What is UPS Maintenance?
Generally UPS systems are purchased because there is a requirement to protect the client’s essential supplies in the event of a power failure or brownout.
Having bought the system however, little consideration is given as to how it will continue to operate over the years.
The idea of plug and play conceals the fact that uninterruptible power supplies are highly technical equipment consisting of thousands of sensitive components.
The new uninterruptible power supply system will always come with a manufacturer’s warranty, which would be perceived to offer protection in the event of a failure during the first year.
What is not considered is that although the manufacturer has agreed to guarantee his equipment against failure, it will be repaired during normal working hours and certainly no earlier than the next day, often several days later dependent of the availability of engineers and parts. During this time, of course, the essential load is unprotected.
No UPS = No Protection.
A UPS maintenance contract will offer peace of mind to the client, as not only will the contract offer an agreed response time for an engineer to attend site, it will also ensure that the UPS is inspected and the results recorded on a regular basis. This can be arranged during an agreed operating window of time, which can be tailored to suit the client’s operating requirements, together with emergency 24-7 call out.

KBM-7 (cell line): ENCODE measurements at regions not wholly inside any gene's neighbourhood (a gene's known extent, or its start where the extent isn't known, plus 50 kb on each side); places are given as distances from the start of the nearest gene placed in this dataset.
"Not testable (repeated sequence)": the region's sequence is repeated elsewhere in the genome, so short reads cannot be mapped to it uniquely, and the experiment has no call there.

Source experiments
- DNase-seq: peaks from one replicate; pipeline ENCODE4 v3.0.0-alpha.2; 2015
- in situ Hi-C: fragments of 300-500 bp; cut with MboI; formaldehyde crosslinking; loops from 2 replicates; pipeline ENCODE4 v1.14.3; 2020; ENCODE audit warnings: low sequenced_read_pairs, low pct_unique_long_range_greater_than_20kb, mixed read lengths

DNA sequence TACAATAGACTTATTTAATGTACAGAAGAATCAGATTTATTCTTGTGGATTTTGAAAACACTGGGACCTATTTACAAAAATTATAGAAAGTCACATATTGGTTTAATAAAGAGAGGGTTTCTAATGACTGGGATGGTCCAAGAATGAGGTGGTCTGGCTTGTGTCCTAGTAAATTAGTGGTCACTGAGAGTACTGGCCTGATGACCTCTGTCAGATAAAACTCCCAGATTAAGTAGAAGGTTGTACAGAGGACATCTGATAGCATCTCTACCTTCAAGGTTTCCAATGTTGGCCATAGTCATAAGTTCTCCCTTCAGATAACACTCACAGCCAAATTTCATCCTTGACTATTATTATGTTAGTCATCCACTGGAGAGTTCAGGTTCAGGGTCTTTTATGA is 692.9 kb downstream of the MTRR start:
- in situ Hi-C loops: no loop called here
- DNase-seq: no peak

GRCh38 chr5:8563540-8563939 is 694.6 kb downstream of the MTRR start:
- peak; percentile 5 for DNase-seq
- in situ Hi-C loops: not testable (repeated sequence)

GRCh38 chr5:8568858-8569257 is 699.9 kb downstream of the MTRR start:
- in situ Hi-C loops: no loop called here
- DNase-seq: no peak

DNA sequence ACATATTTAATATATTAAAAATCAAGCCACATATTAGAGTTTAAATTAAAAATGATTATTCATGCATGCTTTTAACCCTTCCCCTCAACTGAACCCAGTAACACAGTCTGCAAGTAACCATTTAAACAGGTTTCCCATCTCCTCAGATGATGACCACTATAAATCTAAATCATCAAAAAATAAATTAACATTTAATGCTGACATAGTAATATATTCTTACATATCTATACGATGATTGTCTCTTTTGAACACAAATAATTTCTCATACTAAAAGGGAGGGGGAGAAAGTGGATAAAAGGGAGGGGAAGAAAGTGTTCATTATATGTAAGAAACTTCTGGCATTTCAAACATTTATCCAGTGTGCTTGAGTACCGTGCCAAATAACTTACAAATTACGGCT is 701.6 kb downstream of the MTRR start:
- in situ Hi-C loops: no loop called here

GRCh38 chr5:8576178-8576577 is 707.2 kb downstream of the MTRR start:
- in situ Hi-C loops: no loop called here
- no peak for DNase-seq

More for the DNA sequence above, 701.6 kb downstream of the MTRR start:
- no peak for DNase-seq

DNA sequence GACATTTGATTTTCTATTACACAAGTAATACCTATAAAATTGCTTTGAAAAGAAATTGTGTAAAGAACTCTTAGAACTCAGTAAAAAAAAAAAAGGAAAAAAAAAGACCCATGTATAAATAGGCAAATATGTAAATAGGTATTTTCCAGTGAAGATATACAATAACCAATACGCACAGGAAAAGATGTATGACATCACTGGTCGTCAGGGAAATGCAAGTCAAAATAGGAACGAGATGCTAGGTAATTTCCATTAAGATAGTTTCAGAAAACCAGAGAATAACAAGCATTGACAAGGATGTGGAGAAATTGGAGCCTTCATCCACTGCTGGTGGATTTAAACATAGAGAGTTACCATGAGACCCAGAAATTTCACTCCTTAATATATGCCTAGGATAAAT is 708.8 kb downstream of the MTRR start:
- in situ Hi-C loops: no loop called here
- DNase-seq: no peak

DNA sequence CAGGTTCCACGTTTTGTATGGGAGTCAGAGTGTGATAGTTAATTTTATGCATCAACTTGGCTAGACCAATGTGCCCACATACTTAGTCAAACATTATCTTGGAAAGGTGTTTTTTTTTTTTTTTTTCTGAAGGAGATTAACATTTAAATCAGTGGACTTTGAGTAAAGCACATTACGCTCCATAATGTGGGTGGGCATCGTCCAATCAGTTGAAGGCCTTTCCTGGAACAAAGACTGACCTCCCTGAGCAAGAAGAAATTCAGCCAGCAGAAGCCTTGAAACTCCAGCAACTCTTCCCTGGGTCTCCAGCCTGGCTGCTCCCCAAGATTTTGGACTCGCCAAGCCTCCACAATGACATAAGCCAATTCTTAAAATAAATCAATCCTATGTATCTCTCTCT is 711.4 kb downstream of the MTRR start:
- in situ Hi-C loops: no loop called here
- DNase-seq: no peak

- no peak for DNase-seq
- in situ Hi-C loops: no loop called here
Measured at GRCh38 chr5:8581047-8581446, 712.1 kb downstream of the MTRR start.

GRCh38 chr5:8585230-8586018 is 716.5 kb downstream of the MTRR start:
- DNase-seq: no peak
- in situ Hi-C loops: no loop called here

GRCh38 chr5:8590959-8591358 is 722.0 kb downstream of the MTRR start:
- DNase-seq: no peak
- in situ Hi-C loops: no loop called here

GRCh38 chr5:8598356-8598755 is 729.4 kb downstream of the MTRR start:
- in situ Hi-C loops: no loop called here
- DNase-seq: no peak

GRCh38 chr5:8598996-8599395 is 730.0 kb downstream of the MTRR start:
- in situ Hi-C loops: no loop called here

The UPS system has a number of components which have a finite operating life. The ones that immediately spring to mind are: fans, batteries, DC and AC capacitors. A failure of any of these components severely limit (and generally eliminates) the Uninterruptible Power Supply’s capacity to protect the essential load.
Regular maintenance will monitor these components and highlight any potential failures, normally in time to take action to replace them and maintain the integrity of the system.
A typical instance on a non-maintained Power Protection system would be that during a utility mains failure the batteries failed to support the essential load for the expected time. The client would require immediate replacement of his batteries to regain his perceived autonomy; the unanswered question would be ‘why did the batteries fail so early in their operational life?’
Without regularly maintaining and thermal monitoring the UPS and its UPS Batteries, one or all the DC capacitors may have prematurely aged the batteries causing a severe reduction in their capacity to support load. Regular UPS maintenance visits would have identified this problem earlier, and by changing the offending components the expense of prematurely replacing the batteries would have been avoided.
Of course, if a UPS system is present, then the next step is to ask yourself:
- What if it fails?
- Do I have a generator standby power system?
- If there isn’t a standby diesel generator, is that due to lack of space?
- Or assumed cost?
Better to ask for a FREE site survey and establish what power protection you may require before your Critical Systems are tested by power failure.
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